Thursday 21st January 2021 - Belle Gait
Click to read more about the trend-setting pilot's lot which sold last year with Chilcotts Auctioneers.
Chilcotts Auctioneers, located in Honiton, saw great success when an MBE sold for more than 20 times its estimate! The Two-Day Sale, which took place on 12th December 2020, saw the hammer fall for the MBE at £5,800.
The lucky lot consisted of the Civil M.B.E. medal, awarded in 1946, along with a scrapbook consisting of mostly photocopied cuttings from the newspaper, a letter of congratulations on royal headed paper and The Pike Trophy (1980) along with other items belonged to Flight Captain Joan Lily Amelia Hughes. Born in West Ham in 1918, Joan was one of the first ever female test pilots in Britain’s World War II.
After her brother Douglas started flying, Joan too became fascinated with the activity and she asked if she could join him in the sky. The siblings went on to learn at Abridge with the East Anglian Flying Club. At only 15 years old she embarked on her first solo flight in a Gypsy One Moth bi-plane. Joan went on to gain her flying licence at 17 becoming the youngest flyer in England. After this she became a flying teacher, training with Rosamund King Everard.
Joan was part of the first group of female pilots taken on by Air Transport Auxiliary. This group of ladies didn't engage in combat; instead, they distributed planes around the country to RAF airbases. This allowed the fighter pilots to focus their time on training, especially for the Battle of Britain. Joan was considered a trail-blazer and received the medal recognising her exemplary contribution to the war effort.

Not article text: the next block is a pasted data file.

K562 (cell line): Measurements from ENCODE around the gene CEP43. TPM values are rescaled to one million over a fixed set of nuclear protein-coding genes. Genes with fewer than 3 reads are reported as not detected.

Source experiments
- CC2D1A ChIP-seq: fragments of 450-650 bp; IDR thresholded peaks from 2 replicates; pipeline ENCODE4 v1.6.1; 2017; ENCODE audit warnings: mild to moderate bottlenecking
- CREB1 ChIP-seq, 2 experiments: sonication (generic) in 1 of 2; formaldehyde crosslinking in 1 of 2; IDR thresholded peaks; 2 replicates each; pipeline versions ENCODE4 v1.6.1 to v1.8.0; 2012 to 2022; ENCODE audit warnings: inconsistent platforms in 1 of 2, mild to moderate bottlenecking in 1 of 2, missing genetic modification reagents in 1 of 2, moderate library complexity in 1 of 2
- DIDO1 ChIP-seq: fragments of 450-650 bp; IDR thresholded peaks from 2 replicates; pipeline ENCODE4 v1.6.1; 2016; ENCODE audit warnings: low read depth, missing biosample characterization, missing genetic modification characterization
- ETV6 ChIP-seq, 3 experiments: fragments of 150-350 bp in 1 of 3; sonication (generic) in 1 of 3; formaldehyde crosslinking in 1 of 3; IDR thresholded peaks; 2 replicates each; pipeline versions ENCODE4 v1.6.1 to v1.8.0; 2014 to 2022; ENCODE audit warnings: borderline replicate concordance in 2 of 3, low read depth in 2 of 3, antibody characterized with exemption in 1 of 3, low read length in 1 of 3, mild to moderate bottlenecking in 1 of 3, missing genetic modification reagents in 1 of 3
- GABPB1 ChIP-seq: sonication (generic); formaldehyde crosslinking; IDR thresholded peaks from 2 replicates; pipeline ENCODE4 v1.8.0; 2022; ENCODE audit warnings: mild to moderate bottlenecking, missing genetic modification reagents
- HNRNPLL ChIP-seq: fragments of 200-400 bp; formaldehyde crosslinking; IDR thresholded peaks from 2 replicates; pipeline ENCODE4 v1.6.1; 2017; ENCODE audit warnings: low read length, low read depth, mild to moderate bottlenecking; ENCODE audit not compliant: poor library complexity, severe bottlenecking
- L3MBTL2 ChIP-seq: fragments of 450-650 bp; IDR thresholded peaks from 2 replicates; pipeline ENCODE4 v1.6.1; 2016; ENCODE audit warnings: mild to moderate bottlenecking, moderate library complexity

After the war Joan continued on at White Waltham airfield flying and training new young people in the skill. Joan also began a new dazzling career as a film stunt pilot. Due to her slight frame and extensive experience, she was given the chance to test a near-replica of the 1909 Santos-Dumon Demoiselle monoplane. This opportunity meant she would later fly the plane in “those Magnificent Men in Their Flying Machines”. She also had roles in The Blue Max and Thunderbird 6. In fact, in this film, she was accused of flying dangerously under a motorway bridge and landed herself in court. Fortunately, she was able to show that she made the choice to fly under the bridge as this was the safer option at the time. The case was subsequently thrown out of court. She retired in 1985 having amassed over 11,800 flight hours and later died of cancer in 1993.
Perhaps due to this extraordinary and inspirational life story, the MBE captured people imaginations and attention. This apparent interest in the item caused quite a stir. The usual price for civilian MBE would be close to the £100 mark so certainly the hammer soaring to the great heights of over £5500 was truly befitting the infamous pilot.
Whether you are seeking your very own pilots license or prefer to keep your feet on terra firma – you can set auction alerts here to make sure you don’t miss out on your very own piece of history!